Are You Afraid of the Dark?

I really don't like being called 'Black'.

Are You Afraid of the Dark?

Across Cultures, Darker People Suffer Most

I really don't like being called 'Black'. This is in large part because there is literally no part of my body that is actually black, so it feels like an inaccurate description of me. It is also because I know that the label 'Black' was not created by my ancestors to categorize themselves; rather, it was assigned to my people by oppressors of a lighter complexion in order to separate and diminish the humanity of those they viewed as beneath them. In the psyche of most people, something white is better than something black. This is why 'brides-to-be' get married wearing white dresses instead of black dresses, as whiteness is seen as a reflection of innocence, purity, and beauty.

Even for us so-called 'spiritual' people, we often perpetuate the idea of needing to move more into the 'positive' light and out of the 'negative' dark. God, Heaven, Angels, and everything Holy are represented by whiteness or light. The Devil, Hell, Demons, and everything evil are represented by blackness or dark. I think you'd be hard-pressed to create a list of any decent size of positive black or dark things in pop culture. That's because, in the collective consciousness, blackness, or rather darkness, is something to be feared and rejected. This, to answer the question on Andre 3000's shirt, is precisely why, across cultures, darker people suffer the most; because the darker you are, the more likely you are to be viewed as evil or undesirable.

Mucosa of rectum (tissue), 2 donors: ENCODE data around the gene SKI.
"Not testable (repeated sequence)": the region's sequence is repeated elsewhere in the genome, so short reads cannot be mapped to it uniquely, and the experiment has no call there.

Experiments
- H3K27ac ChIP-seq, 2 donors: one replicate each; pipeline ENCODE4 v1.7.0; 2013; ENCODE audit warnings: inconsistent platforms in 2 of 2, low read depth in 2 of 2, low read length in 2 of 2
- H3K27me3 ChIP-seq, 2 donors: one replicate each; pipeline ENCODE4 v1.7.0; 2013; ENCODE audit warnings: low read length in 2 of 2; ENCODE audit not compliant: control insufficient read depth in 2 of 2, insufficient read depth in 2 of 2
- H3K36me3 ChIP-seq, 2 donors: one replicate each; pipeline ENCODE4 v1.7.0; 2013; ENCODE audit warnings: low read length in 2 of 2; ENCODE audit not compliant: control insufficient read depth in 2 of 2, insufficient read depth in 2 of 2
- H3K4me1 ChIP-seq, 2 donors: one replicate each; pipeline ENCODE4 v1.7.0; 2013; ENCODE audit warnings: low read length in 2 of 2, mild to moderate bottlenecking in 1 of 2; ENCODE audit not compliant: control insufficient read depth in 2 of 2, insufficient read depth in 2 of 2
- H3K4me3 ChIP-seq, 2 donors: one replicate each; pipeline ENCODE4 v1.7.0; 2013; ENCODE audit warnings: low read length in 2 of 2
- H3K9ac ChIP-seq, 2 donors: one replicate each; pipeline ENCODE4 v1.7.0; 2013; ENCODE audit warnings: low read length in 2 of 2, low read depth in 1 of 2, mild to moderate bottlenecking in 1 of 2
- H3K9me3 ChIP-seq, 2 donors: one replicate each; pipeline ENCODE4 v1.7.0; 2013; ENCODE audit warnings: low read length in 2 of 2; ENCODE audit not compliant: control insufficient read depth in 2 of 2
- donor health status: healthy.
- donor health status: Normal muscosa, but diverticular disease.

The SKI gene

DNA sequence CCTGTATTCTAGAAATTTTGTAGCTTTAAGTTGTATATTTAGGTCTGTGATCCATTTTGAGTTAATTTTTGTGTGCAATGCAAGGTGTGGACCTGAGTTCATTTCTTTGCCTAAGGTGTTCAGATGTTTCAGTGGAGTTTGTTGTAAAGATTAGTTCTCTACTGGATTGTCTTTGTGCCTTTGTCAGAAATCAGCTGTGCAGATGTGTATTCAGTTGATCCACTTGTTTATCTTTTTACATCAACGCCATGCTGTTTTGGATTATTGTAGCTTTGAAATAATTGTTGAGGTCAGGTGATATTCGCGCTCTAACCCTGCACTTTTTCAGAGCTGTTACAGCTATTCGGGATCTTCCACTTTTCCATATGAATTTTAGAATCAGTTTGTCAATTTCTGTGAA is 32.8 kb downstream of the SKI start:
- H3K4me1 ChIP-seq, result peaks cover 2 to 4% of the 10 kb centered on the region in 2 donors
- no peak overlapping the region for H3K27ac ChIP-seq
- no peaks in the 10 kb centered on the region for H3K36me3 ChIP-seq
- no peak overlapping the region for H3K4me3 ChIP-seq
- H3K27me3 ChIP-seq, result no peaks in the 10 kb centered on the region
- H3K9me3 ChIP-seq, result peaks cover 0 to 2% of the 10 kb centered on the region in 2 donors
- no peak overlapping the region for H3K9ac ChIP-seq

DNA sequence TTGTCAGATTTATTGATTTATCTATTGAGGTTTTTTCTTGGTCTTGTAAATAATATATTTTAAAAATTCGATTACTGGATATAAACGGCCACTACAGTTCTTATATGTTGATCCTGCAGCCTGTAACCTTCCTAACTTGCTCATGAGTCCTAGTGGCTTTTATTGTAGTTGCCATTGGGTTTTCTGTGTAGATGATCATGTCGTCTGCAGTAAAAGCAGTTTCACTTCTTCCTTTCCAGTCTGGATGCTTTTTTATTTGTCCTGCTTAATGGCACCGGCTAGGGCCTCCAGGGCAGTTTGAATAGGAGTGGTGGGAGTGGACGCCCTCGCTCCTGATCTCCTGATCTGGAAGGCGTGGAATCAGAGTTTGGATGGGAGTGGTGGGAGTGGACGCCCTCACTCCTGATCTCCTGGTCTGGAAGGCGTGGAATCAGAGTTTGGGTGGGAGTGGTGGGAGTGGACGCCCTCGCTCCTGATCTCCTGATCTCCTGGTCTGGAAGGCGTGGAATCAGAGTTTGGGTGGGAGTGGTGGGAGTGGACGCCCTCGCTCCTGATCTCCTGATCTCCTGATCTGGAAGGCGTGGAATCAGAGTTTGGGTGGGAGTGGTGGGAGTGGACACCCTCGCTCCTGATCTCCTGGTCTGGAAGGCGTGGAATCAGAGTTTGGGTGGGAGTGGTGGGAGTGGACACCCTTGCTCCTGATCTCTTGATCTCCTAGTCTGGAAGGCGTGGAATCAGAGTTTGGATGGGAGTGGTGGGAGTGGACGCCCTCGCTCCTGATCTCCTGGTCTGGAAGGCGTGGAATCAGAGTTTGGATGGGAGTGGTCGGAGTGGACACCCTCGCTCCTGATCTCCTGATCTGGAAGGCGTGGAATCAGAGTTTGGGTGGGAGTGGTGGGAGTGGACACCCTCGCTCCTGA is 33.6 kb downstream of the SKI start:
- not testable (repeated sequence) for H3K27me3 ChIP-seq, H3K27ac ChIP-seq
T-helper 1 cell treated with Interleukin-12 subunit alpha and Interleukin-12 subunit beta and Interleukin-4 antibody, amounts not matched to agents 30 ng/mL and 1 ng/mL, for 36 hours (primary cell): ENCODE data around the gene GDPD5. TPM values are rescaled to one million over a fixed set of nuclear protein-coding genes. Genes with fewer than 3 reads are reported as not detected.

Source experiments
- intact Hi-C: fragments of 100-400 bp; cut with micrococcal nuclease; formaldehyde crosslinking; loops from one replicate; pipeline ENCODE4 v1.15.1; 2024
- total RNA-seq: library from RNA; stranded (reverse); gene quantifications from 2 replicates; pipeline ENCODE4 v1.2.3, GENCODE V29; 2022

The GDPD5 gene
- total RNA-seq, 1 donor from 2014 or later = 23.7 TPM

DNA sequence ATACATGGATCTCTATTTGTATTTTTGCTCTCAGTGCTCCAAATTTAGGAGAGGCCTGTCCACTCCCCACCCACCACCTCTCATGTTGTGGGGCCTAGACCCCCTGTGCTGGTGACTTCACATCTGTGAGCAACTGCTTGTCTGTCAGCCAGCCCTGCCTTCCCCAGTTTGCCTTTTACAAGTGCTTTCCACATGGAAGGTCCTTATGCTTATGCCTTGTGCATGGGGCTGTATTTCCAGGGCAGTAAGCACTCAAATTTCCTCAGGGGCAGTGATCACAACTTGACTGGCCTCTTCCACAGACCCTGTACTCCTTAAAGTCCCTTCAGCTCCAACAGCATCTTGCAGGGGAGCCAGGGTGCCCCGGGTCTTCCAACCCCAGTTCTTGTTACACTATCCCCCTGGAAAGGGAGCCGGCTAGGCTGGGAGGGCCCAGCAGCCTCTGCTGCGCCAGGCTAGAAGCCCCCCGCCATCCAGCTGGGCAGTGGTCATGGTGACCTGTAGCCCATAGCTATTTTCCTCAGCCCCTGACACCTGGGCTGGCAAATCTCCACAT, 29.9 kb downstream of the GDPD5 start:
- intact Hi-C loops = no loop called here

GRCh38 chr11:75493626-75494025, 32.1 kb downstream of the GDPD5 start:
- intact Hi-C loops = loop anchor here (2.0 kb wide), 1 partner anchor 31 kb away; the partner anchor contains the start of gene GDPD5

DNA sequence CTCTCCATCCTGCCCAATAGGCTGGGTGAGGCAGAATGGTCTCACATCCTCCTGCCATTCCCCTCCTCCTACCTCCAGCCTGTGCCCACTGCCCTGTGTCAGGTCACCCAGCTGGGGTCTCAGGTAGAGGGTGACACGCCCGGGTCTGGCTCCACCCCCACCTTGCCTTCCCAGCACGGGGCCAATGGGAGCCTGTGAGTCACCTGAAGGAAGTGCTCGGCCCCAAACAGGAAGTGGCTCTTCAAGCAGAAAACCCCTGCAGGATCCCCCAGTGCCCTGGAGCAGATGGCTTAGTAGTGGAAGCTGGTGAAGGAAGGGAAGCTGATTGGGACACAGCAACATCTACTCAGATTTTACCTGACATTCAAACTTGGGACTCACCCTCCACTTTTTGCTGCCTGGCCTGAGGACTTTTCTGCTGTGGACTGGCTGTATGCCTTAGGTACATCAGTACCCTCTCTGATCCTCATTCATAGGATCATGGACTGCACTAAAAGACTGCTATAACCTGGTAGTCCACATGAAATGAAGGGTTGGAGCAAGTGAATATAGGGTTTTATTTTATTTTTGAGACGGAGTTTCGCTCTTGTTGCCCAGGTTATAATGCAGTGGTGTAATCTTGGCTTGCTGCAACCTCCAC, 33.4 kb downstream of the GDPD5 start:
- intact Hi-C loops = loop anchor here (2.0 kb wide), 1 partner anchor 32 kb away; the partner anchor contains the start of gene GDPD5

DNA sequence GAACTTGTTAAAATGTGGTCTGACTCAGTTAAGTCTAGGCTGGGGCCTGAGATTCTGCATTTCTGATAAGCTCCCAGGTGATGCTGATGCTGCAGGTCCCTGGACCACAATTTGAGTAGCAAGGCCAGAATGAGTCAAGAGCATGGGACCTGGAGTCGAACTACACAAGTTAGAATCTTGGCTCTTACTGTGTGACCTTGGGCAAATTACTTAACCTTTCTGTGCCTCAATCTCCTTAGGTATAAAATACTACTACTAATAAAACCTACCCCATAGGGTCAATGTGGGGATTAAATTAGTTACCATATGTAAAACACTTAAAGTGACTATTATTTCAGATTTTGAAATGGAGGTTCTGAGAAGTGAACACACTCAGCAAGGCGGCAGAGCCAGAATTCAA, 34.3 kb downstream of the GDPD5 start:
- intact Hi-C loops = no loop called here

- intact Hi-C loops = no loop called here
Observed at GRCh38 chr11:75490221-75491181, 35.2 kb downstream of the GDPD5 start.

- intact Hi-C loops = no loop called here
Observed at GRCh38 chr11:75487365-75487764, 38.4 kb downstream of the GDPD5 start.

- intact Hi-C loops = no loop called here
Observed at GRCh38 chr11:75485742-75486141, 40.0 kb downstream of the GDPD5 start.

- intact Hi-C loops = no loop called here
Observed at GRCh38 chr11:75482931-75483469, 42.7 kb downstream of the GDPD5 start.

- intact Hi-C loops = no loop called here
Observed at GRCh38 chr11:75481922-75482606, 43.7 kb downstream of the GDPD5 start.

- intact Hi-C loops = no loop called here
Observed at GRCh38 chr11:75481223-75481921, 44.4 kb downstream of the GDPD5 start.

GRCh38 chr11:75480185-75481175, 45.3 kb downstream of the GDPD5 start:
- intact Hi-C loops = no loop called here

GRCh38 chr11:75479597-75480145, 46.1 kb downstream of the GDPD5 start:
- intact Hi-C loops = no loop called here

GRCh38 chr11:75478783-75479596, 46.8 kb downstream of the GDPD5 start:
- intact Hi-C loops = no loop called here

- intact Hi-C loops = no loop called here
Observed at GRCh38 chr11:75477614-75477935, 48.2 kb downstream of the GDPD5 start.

The reason why darker people suffer the most across cultures is that we reflect back to society the unconscious parts of themselves that they don't want to acknowledge. All people have a shadow, and according to Carl Jung, who greatly contributed to making the term 'shadow' relevant in pop psychology, the shadow represents the unconscious part of the personality that the conscious ego does not identify with. It includes repressed beliefs, fears, weaknesses, desires, and instincts that are often considered negative or undesirable by society. The collective shadow is the only reason why 'evil' exists in the world, but because it is so difficult to look within ourselves and see the evil that is there, we instead project that evil outward and blame other people or mysterious, unseen forces for it.

Young Jung lol